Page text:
[20] On appeal, we noted:

Although the Estate asserts that the wrongful death claim filed in January 2002 necessarily differs from the claims that were initially brought in 1997, we note that Terry's alleged exposure to asbestos containing various products manufactured or distributed by the companies, evidence of Terry's development of lung cancer as a result of the alleged exposure to asbestos from the products as well as evidence regarding the allegedly defective products that contained asbestos were issues in both cases. In the action filed in the Allen Circuit court, the [Estate] alleged negligence and outrageous conduct, strict liability, conspiracy, breach of warranty, and loss of consortium, all of which were based upon Terry's exposure to asbestos and the subsequent diagnosis of lung cancer. In essence, [the Estate] is now attempting to prove a wrongful death claim by alleging negligence and strict liability based on the same claimed exposures to the products that were asserted in the first action. Therefore, it can be said that the claims brought by [the Estate] are “inextricably woven” with the first action and could have been litigated in that proceeding.

Richter, 790 N.E.2d at 1003. We concluded:

[I]t is apparent that Terry's claimed disability from asbestos exposure and the companies' alleged misconduct could have been litigated in the earlier court action. [The Estate] is merely asserting those same claims in the subsequent action that she chooses to label as a wrongful death action. Permitting [the Estate] to re-litigate those claims after Terry's death would effectively grant her a second bite at the apple. The [Estate] had voluntarily dismissed their claims against the defendants on October 28, 1999, and the companies had prepared in anticipation of that trial. The companies would essentially be penalized in the event that [the Estate] would be permitted to sue them again for the same claims more than two years later. Such a result would violate the spirit of the res judicata doctrine that prevents such conduct. Similarly, were we to rule otherwise in circumstances such as those presented here and allow this case to proceed, the settlement of claims would be unlikely. That is, a case might never be settled until the individual dies.

Id. at 1004. Consequently, we determined that the matter was, or could have been, determined in the prior action and that the estate's claim was barred by res judicata.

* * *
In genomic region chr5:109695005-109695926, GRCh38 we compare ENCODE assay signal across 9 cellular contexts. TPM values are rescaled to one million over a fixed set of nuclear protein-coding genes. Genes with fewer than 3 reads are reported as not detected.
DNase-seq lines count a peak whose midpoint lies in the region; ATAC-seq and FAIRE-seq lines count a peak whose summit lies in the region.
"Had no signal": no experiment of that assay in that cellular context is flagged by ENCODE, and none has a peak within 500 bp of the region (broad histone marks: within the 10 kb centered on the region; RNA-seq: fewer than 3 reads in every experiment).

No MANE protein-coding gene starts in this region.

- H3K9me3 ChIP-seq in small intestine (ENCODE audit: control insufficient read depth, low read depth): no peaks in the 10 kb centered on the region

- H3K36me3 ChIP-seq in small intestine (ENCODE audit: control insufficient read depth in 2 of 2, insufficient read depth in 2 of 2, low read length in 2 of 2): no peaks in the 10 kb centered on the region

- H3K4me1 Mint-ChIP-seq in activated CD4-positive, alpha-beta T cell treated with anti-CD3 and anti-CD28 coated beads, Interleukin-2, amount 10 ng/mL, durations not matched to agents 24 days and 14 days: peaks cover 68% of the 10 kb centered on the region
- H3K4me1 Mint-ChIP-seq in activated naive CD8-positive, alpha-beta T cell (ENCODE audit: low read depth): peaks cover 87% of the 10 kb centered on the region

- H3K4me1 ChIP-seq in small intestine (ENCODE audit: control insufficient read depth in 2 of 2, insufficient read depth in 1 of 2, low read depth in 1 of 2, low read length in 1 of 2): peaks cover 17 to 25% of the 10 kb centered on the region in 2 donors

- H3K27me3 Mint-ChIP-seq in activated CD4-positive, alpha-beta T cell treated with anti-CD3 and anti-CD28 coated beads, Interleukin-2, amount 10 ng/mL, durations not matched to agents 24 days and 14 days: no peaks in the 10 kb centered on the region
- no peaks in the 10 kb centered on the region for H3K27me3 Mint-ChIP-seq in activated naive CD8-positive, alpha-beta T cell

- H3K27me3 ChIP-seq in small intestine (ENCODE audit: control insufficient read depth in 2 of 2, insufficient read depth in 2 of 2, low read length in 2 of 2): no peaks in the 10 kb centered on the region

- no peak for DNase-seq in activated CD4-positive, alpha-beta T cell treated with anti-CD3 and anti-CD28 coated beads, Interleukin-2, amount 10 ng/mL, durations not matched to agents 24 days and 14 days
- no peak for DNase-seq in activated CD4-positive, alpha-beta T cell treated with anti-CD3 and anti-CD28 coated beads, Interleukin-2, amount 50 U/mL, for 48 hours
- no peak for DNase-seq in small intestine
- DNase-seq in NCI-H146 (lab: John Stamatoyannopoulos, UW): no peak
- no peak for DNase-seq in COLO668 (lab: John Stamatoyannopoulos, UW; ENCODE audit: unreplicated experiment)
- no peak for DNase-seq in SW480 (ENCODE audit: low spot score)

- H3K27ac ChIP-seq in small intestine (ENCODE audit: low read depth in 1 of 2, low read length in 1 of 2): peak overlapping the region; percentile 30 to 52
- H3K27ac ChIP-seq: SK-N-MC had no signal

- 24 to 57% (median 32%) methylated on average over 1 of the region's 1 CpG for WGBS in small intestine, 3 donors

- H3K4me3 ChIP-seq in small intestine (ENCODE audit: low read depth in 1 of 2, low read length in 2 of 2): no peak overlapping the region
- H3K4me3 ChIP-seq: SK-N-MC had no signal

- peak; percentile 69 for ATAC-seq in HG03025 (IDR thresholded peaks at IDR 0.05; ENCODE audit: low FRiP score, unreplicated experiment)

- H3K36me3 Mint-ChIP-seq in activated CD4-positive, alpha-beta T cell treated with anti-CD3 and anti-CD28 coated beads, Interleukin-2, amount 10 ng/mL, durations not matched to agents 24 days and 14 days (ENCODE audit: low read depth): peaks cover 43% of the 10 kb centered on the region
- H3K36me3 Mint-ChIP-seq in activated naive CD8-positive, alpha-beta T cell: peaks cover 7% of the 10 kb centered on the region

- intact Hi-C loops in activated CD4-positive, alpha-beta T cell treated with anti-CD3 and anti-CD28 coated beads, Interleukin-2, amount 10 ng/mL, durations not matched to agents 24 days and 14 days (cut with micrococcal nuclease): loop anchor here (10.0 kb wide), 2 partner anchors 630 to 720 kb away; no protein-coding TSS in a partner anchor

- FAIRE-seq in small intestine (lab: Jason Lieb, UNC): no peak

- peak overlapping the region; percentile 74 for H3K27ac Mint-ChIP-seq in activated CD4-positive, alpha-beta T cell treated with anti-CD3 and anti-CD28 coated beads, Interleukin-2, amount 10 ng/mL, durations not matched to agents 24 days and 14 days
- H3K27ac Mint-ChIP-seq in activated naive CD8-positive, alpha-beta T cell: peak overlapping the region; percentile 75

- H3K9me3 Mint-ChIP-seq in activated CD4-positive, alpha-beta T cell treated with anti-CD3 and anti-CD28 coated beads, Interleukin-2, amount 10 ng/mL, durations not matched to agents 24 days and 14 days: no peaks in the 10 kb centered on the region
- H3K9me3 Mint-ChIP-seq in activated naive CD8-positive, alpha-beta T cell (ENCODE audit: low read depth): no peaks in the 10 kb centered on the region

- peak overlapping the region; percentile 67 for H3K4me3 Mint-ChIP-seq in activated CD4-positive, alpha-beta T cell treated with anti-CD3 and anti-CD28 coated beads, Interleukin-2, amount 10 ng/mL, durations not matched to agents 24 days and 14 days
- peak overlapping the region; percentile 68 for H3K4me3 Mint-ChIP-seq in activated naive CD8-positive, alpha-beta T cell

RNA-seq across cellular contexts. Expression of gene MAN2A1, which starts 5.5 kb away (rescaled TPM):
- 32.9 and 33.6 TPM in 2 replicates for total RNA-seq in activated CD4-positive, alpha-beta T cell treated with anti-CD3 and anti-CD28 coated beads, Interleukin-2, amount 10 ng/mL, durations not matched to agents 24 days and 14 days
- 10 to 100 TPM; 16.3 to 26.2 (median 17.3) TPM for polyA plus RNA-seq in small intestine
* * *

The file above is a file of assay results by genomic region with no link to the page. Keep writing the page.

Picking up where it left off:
[21] Similarly, here, FATIC's original claim included a petition for judicial review and a declaratory judgment action. The trial court denied FATIC's “Verified Petition for Judicial Review and Declaratory Relief.” Appellant's App. Vol. I p. 142. FATIC then appealed the denial but made no specific argument regarding its requested declaratory relief before either this court or our supreme court. Our supreme court did not address the request for declaratory relief and determined that the trial court erred by failing to grant the Commissioner's motion to dismiss.2 FATIC's original petition for judicial review and declaratory relief and its current petition for a writ of prohibition and mandate, judicial review, and declaratory judgment both addressed the Commissioner's failure to file a timely order. FATIC is merely asserting the same claim that our supreme court previously rejected due to FATIC's failure to file the entire agency record.

[22] Despite this situation's similarity to Richter, FATIC argues that its current declaratory judgment action was proper. FATIC notes that the exhaustion of administrative remedies through AOPA may not be appropriate if an agency's action is challenged as being ultra vires and void or otherwise beyond the scope of the agency's authority. Johnson v. Celebration Fireworks, Inc., 829 N.E.2d 979, 983 (Ind.2005) (citing Indiana Dep't of Envtl. Mgmt. v. Twin Eagle LLC, 798 N.E.2d 839, 844 (Ind.2003)). FATIC further argues that “[a] void action is subject to collateral attack at any time.” Mies v. Steuben Cty. Bd. of Zoning Appeals, 970 N.E.2d 251, 258 (Ind.Ct.App.2012). FATIC contends that the Commissioner's untimely order was beyond statutory authority and void and, as such, was subject to collateral attack.

[23] Twin Eagle and Johnson both discussed an agency's action challenged as ultra vires and void in the context of exhaustion of administrative remedies. Twin Eagle was a declaratory judgment action brought by a real estate developer against the Indiana Department of Environmental Management challenging whether some interim regulations governing wetlands' development were applicable to its project. Although IDEM argued that the developer had failed to exhaust its administrative remedies, the trial court addressed the declaratory judgment action. In this context, our supreme court discussed the exhaustion of administrative remedies requirement and noted:

Even if the ground of the complaint is the unconstitutionality of the statute, which may be beyond the agency's power to resolve, exhaustion of administrative remedies may still be required because administrative action may resolve the case on other grounds without confronting broader legal issues. Ordinarily, an administrative agency must resolve factual issues before the trial court acquires subject matter jurisdiction. But exhaustion of administrative remedies is not required if a statute is void on its face, and it may not be appropriate if an agency's action is challenged as being ultra vires and void. More generally, if an action is brought upon the theory that the agency lacks the jurisdiction to act in a particular area, exhaustion of remedies is not required. To the extent the issue turns on statutory construction, whether an agency possesses jurisdiction over a matter is a question of law for the courts.